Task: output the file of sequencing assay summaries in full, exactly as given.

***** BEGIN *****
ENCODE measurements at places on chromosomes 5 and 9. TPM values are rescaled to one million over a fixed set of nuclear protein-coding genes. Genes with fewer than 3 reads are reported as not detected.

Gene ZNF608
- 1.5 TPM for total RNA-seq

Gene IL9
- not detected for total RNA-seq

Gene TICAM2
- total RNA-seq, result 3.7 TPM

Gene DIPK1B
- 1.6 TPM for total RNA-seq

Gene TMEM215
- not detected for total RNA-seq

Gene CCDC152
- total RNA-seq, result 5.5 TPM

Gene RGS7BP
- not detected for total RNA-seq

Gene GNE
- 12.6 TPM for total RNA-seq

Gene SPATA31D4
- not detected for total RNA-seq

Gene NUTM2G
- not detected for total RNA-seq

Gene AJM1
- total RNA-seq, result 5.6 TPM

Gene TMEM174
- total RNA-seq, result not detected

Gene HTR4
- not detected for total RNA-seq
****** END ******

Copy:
ENCODE measurements at places on chromosomes 5 and 9. TPM values are rescaled to one million over a fixed set of nuclear protein-coding genes. Genes with fewer than 3 reads are reported as not detected.

Gene ZNF608
- 1.5 TPM for total RNA-seq

Gene IL9
- not detected for total RNA-seq

Gene TICAM2
- total RNA-seq, result 3.7 TPM

Gene DIPK1B
- 1.6 TPM for total RNA-seq

Gene TMEM215
- not detected for total RNA-seq

Gene CCDC152
- total RNA-seq, result 5.5 TPM

Gene RGS7BP
- not detected for total RNA-seq

Gene GNE
- 12.6 TPM for total RNA-seq

Gene SPATA31D4
- not detected for total RNA-seq

Gene NUTM2G
- not detected for total RNA-seq

Gene AJM1
- total RNA-seq, result 5.6 TPM

Gene TMEM174
- total RNA-seq, result not detected

Gene HTR4
- not detected for total RNA-seq